4) Kazakhstan and Mongolia have closed the borders they share with China amid the ongoing coronavirus outbreak. Hong Kong has also announced that it will cut all trains servicing mainland China beginning on Friday. This includes the high-speed rail station, along with the regular train station. According to China's National Health Commission on Tuesday, 1,771 new cases of 2019-nCoV were identified, raising the total number of confirmed cases in the country to 4,515, with 976 people listed in serious condition.
— YAZEID ◼︎ (@yazeidhafith) January 29, 2020
5) Another person has died from injuries sustained during the eruption of the volcano on New Zealand's White Island. The latest death raises the number of those who died from the eruption to 21, including 18 others that have died in New Zealand and two in Australia. Officials noted that other survivors of the eruption are still being treated for severe burns at hospitals in Australia and New Zealand.
— T-10 World News (@T10WorldNews) January 29, 2020
6) Officials in Elmore County, Alabama, unveiled a new emergency management app meant to streamline emergencies and public communications. The new app can push information to residents in just seconds and will also help families prepare a severe weather plan ahead of a storm. Other features of the app include notifications of weather warnings and road closures, along with a special needs registry. Citizens are also able to submit damage reports with pictures to quickly get assistance. The app adds a GPS location for first responders, while also creating a record for possible future FEMA (Federal Emergency Management Agency) claims.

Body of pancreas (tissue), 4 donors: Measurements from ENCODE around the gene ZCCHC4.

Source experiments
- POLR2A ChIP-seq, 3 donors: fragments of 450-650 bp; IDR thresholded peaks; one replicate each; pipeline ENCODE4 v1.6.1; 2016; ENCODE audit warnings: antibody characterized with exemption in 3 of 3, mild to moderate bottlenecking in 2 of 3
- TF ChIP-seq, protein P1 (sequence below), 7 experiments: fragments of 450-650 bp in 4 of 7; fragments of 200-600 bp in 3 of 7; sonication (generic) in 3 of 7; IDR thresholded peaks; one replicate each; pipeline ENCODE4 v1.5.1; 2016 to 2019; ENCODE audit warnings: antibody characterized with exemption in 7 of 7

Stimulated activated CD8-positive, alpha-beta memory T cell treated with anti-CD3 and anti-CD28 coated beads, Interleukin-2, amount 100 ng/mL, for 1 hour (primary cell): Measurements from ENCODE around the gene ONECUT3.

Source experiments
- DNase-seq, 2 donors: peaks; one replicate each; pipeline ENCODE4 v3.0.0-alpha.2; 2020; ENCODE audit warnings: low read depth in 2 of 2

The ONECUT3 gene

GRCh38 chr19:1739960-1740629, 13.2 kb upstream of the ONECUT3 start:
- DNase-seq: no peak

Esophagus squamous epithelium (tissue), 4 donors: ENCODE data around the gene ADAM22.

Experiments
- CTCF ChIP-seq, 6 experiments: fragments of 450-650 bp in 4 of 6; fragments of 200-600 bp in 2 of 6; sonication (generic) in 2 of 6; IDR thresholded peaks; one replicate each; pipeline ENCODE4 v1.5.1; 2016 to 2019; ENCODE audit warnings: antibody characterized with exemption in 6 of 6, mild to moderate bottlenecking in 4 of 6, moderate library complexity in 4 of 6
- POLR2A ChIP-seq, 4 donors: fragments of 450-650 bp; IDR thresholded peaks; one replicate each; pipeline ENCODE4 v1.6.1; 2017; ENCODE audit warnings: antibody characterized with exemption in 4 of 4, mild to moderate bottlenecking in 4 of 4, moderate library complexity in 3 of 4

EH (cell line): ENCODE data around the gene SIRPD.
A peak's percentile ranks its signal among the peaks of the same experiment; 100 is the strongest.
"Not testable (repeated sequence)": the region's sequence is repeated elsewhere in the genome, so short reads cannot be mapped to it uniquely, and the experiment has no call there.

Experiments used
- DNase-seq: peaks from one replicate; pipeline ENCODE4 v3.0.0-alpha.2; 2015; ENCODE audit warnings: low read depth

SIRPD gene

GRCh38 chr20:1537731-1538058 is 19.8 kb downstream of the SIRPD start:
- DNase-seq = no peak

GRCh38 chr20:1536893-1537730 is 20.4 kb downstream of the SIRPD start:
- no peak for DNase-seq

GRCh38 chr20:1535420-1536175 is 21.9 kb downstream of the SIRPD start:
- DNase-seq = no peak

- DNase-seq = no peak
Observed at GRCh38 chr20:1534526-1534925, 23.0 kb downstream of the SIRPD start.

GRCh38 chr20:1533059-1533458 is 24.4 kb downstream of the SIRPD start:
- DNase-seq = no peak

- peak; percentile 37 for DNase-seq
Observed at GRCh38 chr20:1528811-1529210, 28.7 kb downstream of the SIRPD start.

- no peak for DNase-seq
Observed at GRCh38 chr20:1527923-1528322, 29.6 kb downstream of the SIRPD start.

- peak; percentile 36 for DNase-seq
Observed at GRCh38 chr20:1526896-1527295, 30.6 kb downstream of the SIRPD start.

— WSFA 12 News (@wsfa12news) January 28, 2020
7) Communications are key during a disaster event, and the inability to effectively communicate can often lead to unnecessary injuries or deaths, damages, and/or secondary impacts. According to the after-action report of the Merrimack Valley gas line disaster, findings concluded that among other things, first responder radios were not properly programmed for effective interagency communications after the state spent millions to upgrade its system. The Merrimack Valley gas line explosion that occurred in 2018 caused one fatality and damaged 60-80 homes in the towns of Lawrence, Andover, and North Andover, Massachusetts.
— WCVB-TV Boston (@WCVB) January 28, 2020
8) The Federal Emergency Management Agency (FEMA) has released an update to its code policy for its Public Assistance (PA) Program. The update mandates that construction adhere to the International Wildland Urban Interface Code, the International Mechanical Code and the International Fuel Gas Code, and the International Plumbing Code. Each of the code requirements strengthen construction efforts to help ensure resilience in the face of wildfires, seismic, and flooding events -- such as ignition-resistant construction in fire-prone areas and gas and electrical line tie-downs that prevent severing during seismic events.
FEMA updates construction standards for disaster recoveryhttps://t.co/ZV3eNrxTyJ
— Canadian Coastal Resilience Forum (@coastriskcanada) January 28, 2020